Becoming a less repelling country? Graph by Keith Rankin.
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Chart analysis by Keith Rankin.

According to the most recent ‘International Travel and Migration’ statistics, New Zealand has had a net outflow of 16,716 overseas visitors in the year ended July 1918. People leaving who arrived the year before, we might think. Not so.

From a decadal perspective, we should expect a small and increasing net annual inflow of overseas visitors, as we understand that tourism to New Zealand has generally been on the increase. (When tourism is showing a trend increase, there should be growing numbers of tourists who arrive in one year, and leave the following year.)

This month’s chart shows the actual recorded net inflow of overseas visitors. The numbers have been negative (ie a net outflow of visitors) for the entirety of the last 120 months. Indeed 304,859 more overseas visitors allegedly departed New Zealand than arrived in New Zealand over the past decade. We desperately need alternative facts. I do not believe that we clone and deport foreigners.

Some officially-published statistics are not damned lies; they are simply nonsense. Fortunately, Statistics New Zealand is now aware of this, and is embarking on an extensive program to collect more reliable data; data that does more than record ‘information’ on international departure and arrival cards. In the year to July 2016, net inflow of people into New Zealand peaked at 68,631. (It’s now down to 43,348.) Over the same period, as shown in the chart, net inflow of “overseas visitors” troughed at -66,081.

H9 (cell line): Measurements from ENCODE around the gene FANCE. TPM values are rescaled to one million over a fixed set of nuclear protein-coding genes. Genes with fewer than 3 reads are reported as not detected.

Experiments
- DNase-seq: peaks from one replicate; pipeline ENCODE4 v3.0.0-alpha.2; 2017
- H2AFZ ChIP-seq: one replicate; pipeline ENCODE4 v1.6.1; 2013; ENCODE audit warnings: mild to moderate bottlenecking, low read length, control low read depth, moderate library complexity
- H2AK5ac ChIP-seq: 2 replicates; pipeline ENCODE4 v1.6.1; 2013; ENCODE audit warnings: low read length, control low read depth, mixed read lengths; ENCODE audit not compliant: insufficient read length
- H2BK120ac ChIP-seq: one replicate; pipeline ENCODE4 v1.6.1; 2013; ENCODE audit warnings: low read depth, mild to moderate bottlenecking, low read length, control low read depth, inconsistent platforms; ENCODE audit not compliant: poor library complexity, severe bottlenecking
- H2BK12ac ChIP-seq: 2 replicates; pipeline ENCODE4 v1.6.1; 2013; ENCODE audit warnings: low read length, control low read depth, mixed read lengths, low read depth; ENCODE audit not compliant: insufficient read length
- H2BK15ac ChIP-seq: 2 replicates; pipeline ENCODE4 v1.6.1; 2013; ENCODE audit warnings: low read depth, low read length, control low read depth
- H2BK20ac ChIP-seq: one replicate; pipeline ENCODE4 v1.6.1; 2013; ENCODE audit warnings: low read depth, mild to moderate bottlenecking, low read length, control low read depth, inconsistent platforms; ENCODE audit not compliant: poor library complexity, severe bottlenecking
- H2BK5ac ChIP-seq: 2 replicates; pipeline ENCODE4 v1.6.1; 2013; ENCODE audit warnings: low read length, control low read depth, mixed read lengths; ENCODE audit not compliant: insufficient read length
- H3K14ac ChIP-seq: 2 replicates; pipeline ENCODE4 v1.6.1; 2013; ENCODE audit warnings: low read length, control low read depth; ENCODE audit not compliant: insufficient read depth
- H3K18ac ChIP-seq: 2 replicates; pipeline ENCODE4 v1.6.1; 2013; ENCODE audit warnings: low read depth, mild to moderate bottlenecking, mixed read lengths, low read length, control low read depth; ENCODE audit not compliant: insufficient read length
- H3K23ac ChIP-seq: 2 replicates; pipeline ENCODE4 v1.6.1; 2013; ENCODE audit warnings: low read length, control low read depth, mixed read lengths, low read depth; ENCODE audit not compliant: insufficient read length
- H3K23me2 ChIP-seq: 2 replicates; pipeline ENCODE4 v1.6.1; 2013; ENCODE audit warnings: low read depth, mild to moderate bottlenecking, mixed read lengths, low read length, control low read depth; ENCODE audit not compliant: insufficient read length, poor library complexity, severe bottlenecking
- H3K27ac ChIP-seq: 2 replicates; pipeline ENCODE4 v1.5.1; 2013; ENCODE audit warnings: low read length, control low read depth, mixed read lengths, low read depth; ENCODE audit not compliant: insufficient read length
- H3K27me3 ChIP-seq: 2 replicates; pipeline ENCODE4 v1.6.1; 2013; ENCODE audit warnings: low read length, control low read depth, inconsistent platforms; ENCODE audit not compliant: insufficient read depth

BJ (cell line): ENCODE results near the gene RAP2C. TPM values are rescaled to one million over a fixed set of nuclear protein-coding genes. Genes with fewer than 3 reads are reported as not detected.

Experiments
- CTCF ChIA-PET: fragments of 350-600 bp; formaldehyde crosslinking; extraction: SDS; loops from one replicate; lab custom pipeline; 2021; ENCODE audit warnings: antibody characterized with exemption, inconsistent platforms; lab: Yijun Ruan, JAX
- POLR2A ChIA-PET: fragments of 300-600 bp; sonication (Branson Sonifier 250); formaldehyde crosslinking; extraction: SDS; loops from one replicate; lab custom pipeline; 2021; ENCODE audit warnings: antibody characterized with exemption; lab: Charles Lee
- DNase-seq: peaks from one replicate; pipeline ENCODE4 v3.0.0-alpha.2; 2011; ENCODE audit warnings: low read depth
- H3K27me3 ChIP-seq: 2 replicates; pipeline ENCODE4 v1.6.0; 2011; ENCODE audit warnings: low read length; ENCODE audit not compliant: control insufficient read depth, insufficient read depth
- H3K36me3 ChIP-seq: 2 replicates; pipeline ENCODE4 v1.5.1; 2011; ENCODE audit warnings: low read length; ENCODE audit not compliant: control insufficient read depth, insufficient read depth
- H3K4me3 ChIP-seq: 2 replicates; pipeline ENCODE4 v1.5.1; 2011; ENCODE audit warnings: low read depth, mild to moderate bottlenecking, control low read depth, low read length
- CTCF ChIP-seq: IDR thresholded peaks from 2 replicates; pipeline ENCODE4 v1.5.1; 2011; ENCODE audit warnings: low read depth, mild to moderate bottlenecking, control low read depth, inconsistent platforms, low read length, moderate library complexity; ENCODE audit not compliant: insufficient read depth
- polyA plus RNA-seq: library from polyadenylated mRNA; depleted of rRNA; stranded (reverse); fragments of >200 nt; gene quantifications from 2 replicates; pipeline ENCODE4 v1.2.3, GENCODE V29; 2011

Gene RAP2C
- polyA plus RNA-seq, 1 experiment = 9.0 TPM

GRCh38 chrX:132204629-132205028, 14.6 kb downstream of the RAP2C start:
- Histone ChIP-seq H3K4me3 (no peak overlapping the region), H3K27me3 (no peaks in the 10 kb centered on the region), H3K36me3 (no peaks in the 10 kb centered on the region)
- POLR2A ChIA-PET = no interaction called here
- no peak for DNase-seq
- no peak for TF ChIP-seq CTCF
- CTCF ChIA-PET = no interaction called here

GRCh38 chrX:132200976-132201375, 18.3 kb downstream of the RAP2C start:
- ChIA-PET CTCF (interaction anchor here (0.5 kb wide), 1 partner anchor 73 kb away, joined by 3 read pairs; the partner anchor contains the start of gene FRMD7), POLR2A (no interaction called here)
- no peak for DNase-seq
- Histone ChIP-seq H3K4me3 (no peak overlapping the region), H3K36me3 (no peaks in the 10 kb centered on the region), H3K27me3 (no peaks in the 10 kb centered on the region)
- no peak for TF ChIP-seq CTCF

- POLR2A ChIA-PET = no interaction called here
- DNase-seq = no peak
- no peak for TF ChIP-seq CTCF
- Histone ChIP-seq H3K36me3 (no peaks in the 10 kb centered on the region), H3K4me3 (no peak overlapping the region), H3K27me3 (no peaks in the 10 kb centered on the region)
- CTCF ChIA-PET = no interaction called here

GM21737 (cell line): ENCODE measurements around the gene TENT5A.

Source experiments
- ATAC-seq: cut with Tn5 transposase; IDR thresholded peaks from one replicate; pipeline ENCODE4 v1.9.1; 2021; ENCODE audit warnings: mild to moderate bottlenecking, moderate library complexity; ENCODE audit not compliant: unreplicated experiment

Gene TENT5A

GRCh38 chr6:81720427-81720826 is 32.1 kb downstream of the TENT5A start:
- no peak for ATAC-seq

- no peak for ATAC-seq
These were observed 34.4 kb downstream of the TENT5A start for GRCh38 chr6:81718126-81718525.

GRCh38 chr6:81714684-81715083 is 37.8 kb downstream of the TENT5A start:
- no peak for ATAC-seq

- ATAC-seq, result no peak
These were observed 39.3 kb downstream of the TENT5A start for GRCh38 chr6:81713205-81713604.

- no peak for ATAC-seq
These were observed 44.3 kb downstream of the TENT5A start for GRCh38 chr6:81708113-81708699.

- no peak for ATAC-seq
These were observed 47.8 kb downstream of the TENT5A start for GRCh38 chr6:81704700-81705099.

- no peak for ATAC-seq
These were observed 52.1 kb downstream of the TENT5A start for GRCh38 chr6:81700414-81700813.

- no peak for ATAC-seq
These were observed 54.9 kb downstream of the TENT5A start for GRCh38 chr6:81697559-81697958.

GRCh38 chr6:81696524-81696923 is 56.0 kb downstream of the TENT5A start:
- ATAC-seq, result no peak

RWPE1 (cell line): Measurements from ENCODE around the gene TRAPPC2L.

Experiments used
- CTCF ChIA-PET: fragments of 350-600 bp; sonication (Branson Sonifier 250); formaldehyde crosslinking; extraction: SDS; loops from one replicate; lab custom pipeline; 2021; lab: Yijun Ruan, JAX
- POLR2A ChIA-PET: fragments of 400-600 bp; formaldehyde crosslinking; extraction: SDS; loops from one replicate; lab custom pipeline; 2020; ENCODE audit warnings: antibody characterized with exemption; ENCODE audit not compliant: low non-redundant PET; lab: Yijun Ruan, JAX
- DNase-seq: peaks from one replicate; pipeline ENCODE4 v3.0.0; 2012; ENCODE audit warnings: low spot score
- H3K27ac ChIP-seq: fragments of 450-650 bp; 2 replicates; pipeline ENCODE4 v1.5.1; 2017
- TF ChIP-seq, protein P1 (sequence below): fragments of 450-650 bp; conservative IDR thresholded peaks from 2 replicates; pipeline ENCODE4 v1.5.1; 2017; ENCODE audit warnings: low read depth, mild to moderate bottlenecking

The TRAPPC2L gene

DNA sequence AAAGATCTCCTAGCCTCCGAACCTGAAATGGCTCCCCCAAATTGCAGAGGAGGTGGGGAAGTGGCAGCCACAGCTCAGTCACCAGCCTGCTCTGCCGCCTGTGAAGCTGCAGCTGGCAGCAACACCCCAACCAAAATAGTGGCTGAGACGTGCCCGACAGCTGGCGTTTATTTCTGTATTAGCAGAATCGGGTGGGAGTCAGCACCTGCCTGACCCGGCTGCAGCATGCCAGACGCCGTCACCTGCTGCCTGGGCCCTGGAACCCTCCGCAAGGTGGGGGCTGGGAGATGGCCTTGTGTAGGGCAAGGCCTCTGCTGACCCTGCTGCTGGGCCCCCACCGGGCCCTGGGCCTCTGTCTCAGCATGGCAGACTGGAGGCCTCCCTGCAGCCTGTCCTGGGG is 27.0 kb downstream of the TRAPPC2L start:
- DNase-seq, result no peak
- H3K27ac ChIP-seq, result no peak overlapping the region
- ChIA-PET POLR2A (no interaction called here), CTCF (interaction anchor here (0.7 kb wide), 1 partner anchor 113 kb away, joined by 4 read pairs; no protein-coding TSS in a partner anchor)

The commentariat barely noticed. What appears to have been happening is that, while large numbers of people travelling on overseas passports arrived with the intention of staying in New Zealand for at least a year, many left less than a year after they arrived. These were counted on the way in as immigrants, and then counted on the way out as visitors.

Additionally, there appears to be a significant floating population of people who move with relative ease in and out of New Zealand. Our arrival and departure statistics do not allow for these semi-attached ‘floaters’, for want of a better name to give them. (These people – as speculators and multiple property-owners – are likely to have had somewhat more influence on house prices than have genuine immigrants.)

Our demographers need to be following recent trends much more closely; twentieth century data classifications do not help us to understand human movement in the twenty-first century. Issues around immigration drive much of our public policy.

It is crucial to have accurate and well-nuanced demographic statistics; statistics that include migrant and tourism flows within New Zealand as well as flows without New Zealand.

We continue to blame immigration for both low wages and absurdly high house prices. In all that time, we have been counting many of our overseas visitors (especially students and guest-workers) as immigrants.

Additionally, many of our immigrants appear to have been so disappointed with their kiwi experience, that they chose to shuffle off too soon to be classified as permanent residents. The good news is that there are now many fewer immigrants flying out within 12 months of their arrival than there were from 2014 to 2016.